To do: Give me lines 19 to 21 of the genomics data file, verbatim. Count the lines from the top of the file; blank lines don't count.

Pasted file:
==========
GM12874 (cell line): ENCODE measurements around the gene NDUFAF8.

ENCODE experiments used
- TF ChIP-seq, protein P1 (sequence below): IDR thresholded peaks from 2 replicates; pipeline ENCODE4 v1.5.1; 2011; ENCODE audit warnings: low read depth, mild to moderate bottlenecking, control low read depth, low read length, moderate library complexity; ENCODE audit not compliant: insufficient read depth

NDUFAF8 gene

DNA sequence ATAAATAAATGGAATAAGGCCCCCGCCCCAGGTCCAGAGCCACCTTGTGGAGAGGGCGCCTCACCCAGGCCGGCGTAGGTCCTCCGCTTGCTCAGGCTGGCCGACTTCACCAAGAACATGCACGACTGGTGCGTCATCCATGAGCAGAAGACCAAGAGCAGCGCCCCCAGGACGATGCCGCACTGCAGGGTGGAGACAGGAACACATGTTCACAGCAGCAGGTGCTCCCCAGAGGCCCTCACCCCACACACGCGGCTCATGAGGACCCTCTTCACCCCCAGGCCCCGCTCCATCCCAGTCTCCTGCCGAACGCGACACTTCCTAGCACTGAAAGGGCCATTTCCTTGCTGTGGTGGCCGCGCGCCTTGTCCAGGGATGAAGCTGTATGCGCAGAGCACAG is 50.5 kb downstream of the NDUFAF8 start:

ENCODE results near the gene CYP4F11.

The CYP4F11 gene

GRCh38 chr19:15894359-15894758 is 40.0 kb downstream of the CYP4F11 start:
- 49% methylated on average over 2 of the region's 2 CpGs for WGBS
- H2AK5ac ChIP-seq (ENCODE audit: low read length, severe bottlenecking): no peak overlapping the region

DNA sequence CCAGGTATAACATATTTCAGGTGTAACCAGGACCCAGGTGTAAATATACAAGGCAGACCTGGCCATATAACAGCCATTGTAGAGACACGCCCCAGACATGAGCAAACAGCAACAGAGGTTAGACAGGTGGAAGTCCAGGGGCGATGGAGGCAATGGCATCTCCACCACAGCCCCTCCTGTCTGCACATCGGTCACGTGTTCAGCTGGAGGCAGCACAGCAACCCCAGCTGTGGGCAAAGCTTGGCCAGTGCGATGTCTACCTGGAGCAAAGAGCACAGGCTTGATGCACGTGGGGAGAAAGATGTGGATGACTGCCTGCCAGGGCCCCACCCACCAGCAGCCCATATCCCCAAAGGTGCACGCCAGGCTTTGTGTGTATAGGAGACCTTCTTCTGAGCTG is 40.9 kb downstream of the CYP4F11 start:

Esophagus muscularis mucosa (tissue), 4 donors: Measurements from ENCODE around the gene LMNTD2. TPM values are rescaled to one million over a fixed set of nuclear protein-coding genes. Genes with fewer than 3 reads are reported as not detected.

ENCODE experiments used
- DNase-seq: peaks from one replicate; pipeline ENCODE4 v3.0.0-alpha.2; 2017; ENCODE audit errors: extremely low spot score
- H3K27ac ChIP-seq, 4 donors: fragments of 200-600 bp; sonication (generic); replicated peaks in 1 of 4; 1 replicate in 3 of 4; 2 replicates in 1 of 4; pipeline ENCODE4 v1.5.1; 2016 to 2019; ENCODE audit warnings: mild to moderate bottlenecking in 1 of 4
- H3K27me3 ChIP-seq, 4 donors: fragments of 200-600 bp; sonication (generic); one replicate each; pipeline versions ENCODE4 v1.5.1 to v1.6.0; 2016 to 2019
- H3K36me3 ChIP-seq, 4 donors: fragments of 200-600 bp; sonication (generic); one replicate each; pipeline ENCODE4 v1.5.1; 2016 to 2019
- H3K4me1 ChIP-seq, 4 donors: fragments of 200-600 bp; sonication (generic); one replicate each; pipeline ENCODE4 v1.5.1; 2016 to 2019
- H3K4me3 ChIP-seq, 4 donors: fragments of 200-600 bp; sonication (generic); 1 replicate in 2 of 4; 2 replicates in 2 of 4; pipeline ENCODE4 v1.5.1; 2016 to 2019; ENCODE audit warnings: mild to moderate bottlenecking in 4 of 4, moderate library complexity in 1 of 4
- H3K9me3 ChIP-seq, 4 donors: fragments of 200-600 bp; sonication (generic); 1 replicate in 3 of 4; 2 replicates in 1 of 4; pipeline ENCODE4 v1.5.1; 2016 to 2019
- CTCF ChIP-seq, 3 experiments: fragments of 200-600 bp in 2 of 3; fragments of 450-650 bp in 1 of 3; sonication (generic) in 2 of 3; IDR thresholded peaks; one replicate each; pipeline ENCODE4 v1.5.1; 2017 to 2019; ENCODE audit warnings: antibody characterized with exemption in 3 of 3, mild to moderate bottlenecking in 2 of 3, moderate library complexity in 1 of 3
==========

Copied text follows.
- H3K4me3 ChIP-seq, 4 donors: fragments of 200-600 bp; sonication (generic); 1 replicate in 2 of 4; 2 replicates in 2 of 4; pipeline ENCODE4 v1.5.1; 2016 to 2019; ENCODE audit warnings: mild to moderate bottlenecking in 4 of 4, moderate library complexity in 1 of 4
- H3K9me3 ChIP-seq, 4 donors: fragments of 200-600 bp; sonication (generic); 1 replicate in 3 of 4; 2 replicates in 1 of 4; pipeline ENCODE4 v1.5.1; 2016 to 2019
- CTCF ChIP-seq, 3 experiments: fragments of 200-600 bp in 2 of 3; fragments of 450-650 bp in 1 of 3; sonication (generic) in 2 of 3; IDR thresholded peaks; one replicate each; pipeline ENCODE4 v1.5.1; 2017 to 2019; ENCODE audit warnings: antibody characterized with exemption in 3 of 3, mild to moderate bottlenecking in 2 of 3, moderate library complexity in 1 of 3